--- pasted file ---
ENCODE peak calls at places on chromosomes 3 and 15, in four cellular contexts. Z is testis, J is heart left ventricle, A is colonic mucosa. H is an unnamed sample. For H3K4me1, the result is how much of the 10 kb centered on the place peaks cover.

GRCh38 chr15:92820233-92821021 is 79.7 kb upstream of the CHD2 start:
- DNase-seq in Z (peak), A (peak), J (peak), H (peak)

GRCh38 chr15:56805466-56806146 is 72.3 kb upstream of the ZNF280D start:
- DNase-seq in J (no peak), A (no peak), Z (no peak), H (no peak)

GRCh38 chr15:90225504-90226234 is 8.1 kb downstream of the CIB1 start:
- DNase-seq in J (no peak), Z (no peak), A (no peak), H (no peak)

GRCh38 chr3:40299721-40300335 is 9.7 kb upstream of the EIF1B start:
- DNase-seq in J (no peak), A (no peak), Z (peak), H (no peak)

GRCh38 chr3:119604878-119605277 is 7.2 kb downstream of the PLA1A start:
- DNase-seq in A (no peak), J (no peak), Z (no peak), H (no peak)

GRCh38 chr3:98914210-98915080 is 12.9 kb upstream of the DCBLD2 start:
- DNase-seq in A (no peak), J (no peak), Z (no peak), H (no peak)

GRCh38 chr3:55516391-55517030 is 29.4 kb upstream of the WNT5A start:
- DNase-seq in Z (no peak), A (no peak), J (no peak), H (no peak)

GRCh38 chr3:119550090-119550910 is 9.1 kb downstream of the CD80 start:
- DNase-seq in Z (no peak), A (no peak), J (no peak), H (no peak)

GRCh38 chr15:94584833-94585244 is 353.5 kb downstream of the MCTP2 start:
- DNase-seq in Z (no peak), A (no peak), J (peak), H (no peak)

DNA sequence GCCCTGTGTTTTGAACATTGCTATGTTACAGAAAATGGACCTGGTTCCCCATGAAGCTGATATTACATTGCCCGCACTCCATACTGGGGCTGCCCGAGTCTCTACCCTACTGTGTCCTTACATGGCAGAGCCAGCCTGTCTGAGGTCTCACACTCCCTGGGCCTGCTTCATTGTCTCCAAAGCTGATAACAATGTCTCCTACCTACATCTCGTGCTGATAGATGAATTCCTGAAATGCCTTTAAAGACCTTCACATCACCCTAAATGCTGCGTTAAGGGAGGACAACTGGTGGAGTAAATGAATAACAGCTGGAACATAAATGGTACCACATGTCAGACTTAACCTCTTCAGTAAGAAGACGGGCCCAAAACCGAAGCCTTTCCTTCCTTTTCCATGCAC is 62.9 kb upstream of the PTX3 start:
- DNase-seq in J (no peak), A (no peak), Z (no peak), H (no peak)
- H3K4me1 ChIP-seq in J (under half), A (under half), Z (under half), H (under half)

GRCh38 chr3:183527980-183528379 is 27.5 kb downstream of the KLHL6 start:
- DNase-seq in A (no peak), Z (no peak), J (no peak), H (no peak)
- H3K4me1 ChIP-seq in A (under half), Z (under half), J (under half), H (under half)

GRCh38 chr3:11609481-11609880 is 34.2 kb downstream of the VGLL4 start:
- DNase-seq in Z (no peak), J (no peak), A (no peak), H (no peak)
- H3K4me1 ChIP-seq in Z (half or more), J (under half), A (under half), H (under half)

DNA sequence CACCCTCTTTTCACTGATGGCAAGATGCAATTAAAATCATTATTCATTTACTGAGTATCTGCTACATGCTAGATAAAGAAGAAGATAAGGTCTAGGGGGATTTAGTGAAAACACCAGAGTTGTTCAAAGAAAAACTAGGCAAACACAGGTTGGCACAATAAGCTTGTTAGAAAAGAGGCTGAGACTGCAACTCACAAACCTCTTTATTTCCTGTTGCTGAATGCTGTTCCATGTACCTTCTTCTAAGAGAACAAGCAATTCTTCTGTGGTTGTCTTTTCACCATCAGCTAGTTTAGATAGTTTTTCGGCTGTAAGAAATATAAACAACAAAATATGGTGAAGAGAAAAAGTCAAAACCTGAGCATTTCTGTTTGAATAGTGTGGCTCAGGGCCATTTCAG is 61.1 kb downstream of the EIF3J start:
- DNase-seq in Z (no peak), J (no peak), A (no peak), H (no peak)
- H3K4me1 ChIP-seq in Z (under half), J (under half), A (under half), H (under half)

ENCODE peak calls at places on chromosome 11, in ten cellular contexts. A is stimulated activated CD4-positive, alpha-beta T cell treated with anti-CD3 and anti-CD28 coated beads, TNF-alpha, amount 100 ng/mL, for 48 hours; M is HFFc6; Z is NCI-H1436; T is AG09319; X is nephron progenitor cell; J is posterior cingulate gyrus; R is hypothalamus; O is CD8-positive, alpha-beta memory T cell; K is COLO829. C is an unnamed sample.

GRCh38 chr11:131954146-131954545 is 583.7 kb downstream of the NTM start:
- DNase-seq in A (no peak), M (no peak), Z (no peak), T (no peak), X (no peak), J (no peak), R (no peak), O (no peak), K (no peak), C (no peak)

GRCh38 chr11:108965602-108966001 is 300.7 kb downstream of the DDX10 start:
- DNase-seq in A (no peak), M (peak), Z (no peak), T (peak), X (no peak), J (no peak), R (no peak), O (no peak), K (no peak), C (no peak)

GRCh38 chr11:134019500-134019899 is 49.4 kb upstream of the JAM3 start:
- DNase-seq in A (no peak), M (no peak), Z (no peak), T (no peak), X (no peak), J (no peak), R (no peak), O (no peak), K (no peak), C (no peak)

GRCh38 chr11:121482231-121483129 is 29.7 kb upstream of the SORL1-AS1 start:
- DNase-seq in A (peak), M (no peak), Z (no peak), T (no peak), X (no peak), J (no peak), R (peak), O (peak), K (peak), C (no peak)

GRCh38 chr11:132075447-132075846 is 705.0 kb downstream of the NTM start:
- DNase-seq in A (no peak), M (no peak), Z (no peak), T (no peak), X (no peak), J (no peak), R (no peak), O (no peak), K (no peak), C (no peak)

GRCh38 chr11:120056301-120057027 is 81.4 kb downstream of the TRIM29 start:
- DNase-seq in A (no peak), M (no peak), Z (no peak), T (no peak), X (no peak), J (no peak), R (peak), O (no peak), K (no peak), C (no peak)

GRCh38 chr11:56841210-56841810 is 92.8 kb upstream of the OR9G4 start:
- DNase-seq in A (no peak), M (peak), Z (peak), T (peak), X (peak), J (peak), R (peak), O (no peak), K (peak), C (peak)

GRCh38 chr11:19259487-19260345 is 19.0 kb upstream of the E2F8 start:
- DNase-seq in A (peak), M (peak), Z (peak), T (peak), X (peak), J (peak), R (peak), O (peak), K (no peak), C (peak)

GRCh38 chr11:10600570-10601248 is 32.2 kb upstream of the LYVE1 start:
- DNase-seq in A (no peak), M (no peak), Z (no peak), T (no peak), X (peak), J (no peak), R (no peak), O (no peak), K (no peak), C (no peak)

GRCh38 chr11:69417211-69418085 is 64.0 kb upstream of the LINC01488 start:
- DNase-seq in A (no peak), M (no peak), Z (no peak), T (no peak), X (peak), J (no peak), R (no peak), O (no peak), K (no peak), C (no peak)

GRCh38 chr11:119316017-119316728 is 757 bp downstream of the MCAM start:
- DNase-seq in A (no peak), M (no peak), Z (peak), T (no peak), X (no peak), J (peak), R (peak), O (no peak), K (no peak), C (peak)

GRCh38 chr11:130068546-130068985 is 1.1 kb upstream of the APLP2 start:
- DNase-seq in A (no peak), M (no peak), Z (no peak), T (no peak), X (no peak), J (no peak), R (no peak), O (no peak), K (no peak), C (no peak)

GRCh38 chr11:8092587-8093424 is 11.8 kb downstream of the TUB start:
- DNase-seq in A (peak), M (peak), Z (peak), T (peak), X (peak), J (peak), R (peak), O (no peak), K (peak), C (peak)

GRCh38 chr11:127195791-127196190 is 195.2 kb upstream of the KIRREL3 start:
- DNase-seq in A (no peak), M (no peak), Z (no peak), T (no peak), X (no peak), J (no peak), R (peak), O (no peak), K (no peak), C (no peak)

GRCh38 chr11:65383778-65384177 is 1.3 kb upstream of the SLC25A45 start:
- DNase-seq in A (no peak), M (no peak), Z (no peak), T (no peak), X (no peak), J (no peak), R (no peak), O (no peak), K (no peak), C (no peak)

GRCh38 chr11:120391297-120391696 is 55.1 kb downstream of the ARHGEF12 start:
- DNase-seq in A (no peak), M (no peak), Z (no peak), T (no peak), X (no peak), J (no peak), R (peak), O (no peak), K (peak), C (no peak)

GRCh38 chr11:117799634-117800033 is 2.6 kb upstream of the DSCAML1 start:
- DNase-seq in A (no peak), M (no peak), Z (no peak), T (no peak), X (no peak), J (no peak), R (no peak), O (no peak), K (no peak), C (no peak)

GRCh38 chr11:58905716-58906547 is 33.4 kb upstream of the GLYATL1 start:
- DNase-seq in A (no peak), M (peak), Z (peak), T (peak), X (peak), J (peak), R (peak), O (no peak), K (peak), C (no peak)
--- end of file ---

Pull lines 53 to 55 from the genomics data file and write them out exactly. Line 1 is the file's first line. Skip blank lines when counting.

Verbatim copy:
GRCh38 chr11:119316017-119316728 is 757 bp downstream of the MCAM start:
- DNase-seq in A (no peak), M (no peak), Z (peak), T (no peak), X (no peak), J (peak), R (peak), O (no peak), K (no peak), C (peak)

GRCh38 chr11:130068546-130068985 is 1.1 kb upstream of the APLP2 start: